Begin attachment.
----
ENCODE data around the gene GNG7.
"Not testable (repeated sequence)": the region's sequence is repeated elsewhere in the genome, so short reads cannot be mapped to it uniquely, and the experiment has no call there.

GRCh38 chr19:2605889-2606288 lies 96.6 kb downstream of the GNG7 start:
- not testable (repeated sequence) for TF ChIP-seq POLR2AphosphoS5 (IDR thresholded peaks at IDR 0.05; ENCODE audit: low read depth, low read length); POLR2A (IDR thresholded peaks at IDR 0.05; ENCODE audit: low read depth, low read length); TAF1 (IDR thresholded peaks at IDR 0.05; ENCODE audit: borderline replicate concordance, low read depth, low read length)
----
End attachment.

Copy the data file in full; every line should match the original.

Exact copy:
ENCODE data around the gene GNG7.
"Not testable (repeated sequence)": the region's sequence is repeated elsewhere in the genome, so short reads cannot be mapped to it uniquely, and the experiment has no call there.

GRCh38 chr19:2605889-2606288 lies 96.6 kb downstream of the GNG7 start:
- not testable (repeated sequence) for TF ChIP-seq POLR2AphosphoS5 (IDR thresholded peaks at IDR 0.05; ENCODE audit: low read depth, low read length); POLR2A (IDR thresholded peaks at IDR 0.05; ENCODE audit: low read depth, low read length); TAF1 (IDR thresholded peaks at IDR 0.05; ENCODE audit: borderline replicate concordance, low read depth, low read length)